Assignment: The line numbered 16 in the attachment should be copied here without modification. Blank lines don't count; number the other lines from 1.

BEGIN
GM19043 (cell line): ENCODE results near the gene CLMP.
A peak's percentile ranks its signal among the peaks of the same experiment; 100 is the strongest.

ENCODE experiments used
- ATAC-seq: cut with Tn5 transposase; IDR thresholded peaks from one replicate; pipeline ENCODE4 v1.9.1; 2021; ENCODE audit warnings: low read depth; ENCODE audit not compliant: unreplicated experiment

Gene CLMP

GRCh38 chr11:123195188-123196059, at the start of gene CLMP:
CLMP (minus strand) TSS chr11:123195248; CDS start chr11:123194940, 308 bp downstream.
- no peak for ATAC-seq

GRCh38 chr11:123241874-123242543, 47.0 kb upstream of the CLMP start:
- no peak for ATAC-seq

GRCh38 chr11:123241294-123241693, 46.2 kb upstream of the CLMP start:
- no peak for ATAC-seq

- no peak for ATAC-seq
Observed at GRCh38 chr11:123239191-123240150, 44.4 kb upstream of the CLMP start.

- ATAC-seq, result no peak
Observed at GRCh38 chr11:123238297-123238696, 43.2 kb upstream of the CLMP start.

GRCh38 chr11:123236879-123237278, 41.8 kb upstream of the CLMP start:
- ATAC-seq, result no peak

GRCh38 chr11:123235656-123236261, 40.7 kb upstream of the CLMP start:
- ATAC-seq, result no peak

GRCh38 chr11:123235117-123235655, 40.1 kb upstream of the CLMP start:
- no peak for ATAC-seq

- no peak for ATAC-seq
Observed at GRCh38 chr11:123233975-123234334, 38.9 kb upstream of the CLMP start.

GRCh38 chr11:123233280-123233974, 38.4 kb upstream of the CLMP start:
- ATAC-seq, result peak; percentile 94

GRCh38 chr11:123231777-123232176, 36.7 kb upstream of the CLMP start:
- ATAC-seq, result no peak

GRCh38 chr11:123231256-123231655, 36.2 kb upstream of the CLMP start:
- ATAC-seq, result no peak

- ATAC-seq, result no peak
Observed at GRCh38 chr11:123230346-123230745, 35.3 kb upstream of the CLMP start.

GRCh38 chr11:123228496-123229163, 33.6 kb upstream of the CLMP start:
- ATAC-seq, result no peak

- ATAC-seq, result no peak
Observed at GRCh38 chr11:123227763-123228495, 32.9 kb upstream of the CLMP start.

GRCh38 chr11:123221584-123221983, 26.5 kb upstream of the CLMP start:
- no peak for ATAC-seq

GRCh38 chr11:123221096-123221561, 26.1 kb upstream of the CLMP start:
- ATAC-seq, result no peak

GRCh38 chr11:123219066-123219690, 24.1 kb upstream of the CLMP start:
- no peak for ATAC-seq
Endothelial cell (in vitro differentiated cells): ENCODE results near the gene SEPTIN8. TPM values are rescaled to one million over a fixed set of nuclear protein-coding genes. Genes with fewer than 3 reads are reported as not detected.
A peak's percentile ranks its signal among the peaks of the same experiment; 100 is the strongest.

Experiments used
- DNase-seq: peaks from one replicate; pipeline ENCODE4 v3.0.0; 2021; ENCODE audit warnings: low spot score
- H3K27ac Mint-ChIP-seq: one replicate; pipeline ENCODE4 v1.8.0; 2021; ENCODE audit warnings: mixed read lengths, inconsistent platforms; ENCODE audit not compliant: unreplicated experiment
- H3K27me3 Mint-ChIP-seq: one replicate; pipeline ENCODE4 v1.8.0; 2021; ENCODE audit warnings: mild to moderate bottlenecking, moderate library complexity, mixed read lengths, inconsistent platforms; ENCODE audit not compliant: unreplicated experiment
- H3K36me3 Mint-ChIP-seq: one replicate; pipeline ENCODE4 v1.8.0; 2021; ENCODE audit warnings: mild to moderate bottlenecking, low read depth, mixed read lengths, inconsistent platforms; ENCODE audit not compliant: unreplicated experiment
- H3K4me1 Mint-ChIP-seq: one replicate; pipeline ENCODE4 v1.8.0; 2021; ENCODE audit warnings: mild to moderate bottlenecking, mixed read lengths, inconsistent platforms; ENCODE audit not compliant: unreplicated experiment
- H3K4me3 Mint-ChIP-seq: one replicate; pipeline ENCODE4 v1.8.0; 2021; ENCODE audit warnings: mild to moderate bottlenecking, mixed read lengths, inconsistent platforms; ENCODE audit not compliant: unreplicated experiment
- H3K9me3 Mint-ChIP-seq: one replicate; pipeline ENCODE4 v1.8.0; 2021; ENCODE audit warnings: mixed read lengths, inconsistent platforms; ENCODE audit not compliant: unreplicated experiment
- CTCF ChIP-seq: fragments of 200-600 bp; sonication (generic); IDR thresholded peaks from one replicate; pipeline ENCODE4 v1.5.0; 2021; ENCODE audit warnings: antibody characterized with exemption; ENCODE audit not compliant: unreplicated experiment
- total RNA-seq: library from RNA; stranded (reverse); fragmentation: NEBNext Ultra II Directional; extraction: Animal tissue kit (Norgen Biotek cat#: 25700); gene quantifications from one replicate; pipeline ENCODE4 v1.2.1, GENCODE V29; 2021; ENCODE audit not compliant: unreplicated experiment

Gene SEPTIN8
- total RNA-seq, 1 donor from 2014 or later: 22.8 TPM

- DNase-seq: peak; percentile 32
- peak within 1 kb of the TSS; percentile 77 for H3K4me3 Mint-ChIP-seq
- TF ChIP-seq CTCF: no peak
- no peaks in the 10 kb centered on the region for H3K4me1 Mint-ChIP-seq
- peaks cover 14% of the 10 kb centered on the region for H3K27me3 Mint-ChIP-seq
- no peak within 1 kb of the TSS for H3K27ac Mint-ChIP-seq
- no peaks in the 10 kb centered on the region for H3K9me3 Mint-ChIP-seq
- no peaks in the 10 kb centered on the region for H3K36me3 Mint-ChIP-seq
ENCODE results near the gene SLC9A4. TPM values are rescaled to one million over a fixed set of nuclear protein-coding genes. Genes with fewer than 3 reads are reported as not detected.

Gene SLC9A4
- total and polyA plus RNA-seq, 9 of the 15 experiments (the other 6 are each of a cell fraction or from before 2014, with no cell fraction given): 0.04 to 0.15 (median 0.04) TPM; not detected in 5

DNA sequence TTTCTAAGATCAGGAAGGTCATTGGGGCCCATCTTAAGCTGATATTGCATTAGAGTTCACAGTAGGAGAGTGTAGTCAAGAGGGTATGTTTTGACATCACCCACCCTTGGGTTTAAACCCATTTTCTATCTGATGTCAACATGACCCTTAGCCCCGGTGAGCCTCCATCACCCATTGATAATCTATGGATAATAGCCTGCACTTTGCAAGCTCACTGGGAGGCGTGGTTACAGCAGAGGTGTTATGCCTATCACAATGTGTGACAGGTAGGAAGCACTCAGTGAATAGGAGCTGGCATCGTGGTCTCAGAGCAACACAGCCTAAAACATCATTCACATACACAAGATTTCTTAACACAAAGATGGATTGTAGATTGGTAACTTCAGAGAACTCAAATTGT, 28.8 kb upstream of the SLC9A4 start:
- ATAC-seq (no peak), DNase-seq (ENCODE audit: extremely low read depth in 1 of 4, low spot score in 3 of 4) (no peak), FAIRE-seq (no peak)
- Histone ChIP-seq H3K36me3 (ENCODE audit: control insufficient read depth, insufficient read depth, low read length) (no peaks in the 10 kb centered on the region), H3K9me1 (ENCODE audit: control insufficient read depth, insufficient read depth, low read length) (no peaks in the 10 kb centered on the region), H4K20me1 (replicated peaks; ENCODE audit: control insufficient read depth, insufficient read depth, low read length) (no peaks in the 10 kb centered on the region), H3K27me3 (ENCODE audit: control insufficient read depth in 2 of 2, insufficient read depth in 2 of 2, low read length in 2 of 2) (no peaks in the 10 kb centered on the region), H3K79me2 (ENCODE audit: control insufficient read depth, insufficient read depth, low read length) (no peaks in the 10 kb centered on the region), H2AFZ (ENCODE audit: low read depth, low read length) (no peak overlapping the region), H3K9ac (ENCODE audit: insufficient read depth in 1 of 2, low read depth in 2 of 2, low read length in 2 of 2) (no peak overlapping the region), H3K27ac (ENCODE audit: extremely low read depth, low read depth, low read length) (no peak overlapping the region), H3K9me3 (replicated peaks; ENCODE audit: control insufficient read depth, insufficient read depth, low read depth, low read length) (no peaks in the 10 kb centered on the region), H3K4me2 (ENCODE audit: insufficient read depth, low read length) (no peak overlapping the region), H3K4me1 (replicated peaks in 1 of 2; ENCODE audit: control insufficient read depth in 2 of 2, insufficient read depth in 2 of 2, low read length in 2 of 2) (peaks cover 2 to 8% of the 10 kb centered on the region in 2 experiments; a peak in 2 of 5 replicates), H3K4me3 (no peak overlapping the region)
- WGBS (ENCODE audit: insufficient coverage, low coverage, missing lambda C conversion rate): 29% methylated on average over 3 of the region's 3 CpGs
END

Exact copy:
Observed at GRCh38 chr11:123238297-123238696, 43.2 kb upstream of the CLMP start.